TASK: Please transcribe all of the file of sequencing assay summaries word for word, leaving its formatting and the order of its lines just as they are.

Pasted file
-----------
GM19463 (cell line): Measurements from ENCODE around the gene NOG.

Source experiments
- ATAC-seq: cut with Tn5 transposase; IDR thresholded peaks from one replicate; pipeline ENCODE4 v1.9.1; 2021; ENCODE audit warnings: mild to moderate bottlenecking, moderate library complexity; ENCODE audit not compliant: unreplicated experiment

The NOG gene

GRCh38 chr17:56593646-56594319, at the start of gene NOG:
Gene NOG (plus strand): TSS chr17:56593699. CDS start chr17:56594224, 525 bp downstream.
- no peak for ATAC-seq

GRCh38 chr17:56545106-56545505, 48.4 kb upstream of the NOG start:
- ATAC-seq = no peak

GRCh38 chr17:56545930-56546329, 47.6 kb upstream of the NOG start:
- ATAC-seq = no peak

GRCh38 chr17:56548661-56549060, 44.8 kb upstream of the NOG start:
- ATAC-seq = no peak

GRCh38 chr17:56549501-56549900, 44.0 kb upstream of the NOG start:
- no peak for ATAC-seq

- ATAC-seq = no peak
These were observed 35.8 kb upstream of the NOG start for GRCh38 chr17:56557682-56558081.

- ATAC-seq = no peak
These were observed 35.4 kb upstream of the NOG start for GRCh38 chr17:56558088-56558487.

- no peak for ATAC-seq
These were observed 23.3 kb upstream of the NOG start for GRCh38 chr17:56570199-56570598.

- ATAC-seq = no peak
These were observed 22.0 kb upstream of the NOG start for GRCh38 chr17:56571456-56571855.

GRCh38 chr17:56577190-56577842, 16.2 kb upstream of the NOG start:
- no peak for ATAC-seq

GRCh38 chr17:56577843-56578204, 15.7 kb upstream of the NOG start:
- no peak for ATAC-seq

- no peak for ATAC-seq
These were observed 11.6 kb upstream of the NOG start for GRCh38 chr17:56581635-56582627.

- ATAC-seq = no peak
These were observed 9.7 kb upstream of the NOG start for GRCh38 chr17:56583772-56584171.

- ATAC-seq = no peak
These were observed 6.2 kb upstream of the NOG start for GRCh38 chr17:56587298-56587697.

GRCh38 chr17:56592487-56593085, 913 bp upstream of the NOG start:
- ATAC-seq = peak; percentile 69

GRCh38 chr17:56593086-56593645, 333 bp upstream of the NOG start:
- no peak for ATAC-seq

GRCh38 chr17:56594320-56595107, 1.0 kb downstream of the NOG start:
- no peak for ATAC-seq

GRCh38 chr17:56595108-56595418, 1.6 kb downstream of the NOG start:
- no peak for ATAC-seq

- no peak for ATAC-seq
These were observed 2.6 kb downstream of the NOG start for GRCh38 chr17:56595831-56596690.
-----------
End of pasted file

GM19463 (cell line): Measurements from ENCODE around the gene NOG.

Source experiments
- ATAC-seq: cut with Tn5 transposase; IDR thresholded peaks from one replicate; pipeline ENCODE4 v1.9.1; 2021; ENCODE audit warnings: mild to moderate bottlenecking, moderate library complexity; ENCODE audit not compliant: unreplicated experiment

The NOG gene

GRCh38 chr17:56593646-56594319, at the start of gene NOG:
Gene NOG (plus strand): TSS chr17:56593699. CDS start chr17:56594224, 525 bp downstream.
- no peak for ATAC-seq

GRCh38 chr17:56545106-56545505, 48.4 kb upstream of the NOG start:
- ATAC-seq = no peak

GRCh38 chr17:56545930-56546329, 47.6 kb upstream of the NOG start:
- ATAC-seq = no peak

GRCh38 chr17:56548661-56549060, 44.8 kb upstream of the NOG start:
- ATAC-seq = no peak

GRCh38 chr17:56549501-56549900, 44.0 kb upstream of the NOG start:
- no peak for ATAC-seq

- ATAC-seq = no peak
These were observed 35.8 kb upstream of the NOG start for GRCh38 chr17:56557682-56558081.

- ATAC-seq = no peak
These were observed 35.4 kb upstream of the NOG start for GRCh38 chr17:56558088-56558487.

- no peak for ATAC-seq
These were observed 23.3 kb upstream of the NOG start for GRCh38 chr17:56570199-56570598.

- ATAC-seq = no peak
These were observed 22.0 kb upstream of the NOG start for GRCh38 chr17:56571456-56571855.

GRCh38 chr17:56577190-56577842, 16.2 kb upstream of the NOG start:
- no peak for ATAC-seq

GRCh38 chr17:56577843-56578204, 15.7 kb upstream of the NOG start:
- no peak for ATAC-seq

- no peak for ATAC-seq
These were observed 11.6 kb upstream of the NOG start for GRCh38 chr17:56581635-56582627.

- ATAC-seq = no peak
These were observed 9.7 kb upstream of the NOG start for GRCh38 chr17:56583772-56584171.

- ATAC-seq = no peak
These were observed 6.2 kb upstream of the NOG start for GRCh38 chr17:56587298-56587697.

GRCh38 chr17:56592487-56593085, 913 bp upstream of the NOG start:
- ATAC-seq = peak; percentile 69

GRCh38 chr17:56593086-56593645, 333 bp upstream of the NOG start:
- no peak for ATAC-seq

GRCh38 chr17:56594320-56595107, 1.0 kb downstream of the NOG start:
- no peak for ATAC-seq

GRCh38 chr17:56595108-56595418, 1.6 kb downstream of the NOG start:
- no peak for ATAC-seq

- no peak for ATAC-seq
These were observed 2.6 kb downstream of the NOG start for GRCh38 chr17:56595831-56596690.